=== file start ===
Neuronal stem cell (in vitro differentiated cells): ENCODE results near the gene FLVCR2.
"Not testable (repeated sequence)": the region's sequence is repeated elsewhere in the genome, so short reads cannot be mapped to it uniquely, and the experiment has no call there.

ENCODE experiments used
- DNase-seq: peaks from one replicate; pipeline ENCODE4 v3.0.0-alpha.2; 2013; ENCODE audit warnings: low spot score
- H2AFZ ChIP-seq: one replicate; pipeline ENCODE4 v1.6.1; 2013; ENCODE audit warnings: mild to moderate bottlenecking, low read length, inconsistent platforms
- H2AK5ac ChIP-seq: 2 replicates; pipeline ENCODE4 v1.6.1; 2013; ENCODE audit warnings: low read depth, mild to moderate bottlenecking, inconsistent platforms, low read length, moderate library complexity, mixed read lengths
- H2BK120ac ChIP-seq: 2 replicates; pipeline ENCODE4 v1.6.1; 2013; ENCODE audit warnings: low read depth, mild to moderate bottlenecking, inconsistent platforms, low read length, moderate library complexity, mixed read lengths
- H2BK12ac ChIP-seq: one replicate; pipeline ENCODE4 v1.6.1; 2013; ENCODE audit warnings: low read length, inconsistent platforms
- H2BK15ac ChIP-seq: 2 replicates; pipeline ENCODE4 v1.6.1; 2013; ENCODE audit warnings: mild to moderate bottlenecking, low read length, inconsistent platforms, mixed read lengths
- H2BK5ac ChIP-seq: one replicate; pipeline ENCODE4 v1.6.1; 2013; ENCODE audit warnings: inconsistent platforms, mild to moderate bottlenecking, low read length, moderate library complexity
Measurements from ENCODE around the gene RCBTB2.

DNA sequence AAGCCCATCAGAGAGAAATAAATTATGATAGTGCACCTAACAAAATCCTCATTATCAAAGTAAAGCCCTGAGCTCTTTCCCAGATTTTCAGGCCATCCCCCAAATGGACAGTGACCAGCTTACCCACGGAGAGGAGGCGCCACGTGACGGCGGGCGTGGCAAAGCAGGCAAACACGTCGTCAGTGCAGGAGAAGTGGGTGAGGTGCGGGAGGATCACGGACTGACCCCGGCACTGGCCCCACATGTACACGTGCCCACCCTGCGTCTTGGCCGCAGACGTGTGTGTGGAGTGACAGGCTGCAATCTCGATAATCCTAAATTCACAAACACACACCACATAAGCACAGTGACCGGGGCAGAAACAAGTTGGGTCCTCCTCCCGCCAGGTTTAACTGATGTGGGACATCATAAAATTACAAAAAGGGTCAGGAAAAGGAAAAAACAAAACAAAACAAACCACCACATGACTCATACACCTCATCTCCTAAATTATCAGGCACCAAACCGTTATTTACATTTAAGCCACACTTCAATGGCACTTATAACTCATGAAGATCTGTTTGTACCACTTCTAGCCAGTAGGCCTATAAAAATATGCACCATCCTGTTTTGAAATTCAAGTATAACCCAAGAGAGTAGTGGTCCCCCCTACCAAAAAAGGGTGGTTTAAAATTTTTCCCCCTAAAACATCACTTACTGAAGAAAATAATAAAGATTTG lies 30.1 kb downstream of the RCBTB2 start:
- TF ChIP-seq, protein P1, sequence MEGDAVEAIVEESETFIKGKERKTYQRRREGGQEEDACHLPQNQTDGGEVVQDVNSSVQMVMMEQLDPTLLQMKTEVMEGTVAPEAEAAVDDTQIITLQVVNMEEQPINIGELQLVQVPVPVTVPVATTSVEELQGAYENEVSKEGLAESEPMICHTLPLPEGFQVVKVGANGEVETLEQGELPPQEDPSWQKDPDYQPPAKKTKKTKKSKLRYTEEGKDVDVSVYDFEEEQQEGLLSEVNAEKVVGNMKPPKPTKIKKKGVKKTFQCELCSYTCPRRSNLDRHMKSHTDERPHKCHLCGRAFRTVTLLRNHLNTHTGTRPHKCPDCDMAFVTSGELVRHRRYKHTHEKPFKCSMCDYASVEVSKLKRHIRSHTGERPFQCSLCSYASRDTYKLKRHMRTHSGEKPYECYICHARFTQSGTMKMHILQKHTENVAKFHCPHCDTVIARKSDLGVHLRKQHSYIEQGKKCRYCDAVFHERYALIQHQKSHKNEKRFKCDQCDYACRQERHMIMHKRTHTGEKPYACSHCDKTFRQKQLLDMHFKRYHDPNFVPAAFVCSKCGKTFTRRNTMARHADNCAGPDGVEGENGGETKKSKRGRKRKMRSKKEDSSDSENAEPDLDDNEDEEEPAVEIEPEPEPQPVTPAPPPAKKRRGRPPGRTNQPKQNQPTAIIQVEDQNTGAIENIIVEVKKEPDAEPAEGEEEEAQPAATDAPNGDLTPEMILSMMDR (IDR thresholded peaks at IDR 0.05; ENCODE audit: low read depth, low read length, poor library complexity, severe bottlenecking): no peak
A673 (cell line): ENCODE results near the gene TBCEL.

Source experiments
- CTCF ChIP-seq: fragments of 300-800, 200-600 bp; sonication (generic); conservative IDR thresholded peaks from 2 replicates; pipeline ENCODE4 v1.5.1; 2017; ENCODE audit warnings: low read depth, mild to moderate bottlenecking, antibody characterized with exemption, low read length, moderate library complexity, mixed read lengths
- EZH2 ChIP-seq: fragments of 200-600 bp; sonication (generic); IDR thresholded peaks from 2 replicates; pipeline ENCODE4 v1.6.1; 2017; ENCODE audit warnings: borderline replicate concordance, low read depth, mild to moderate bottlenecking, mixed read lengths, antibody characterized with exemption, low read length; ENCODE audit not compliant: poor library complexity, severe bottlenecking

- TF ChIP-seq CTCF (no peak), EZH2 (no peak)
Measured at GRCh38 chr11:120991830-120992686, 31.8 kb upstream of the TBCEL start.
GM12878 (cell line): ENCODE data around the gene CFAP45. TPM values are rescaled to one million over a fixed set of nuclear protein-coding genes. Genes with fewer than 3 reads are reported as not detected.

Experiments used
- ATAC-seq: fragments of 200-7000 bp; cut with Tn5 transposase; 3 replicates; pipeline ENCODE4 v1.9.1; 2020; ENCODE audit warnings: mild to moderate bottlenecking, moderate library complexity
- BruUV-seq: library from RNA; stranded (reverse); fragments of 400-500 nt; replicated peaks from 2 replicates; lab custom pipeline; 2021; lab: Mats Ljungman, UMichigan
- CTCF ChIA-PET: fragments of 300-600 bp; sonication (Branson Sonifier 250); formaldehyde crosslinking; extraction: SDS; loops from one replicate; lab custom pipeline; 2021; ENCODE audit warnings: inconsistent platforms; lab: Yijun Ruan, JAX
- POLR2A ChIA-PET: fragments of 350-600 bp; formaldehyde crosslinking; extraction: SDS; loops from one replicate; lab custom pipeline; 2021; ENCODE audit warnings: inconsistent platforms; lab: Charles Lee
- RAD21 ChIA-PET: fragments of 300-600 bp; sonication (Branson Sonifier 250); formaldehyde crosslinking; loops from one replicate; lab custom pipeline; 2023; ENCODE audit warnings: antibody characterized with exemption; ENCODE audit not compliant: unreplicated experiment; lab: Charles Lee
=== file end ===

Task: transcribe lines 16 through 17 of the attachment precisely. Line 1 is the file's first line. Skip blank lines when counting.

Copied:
- CTCF ChIP-seq: fragments of 300-800, 200-600 bp; sonication (generic); conservative IDR thresholded peaks from 2 replicates; pipeline ENCODE4 v1.5.1; 2017; ENCODE audit warnings: low read depth, mild to moderate bottlenecking, antibody characterized with exemption, low read length, moderate library complexity, mixed read lengths
- EZH2 ChIP-seq: fragments of 200-600 bp; sonication (generic); IDR thresholded peaks from 2 replicates; pipeline ENCODE4 v1.6.1; 2017; ENCODE audit warnings: borderline replicate concordance, low read depth, mild to moderate bottlenecking, mixed read lengths, antibody characterized with exemption, low read length; ENCODE audit not compliant: poor library complexity, severe bottlenecking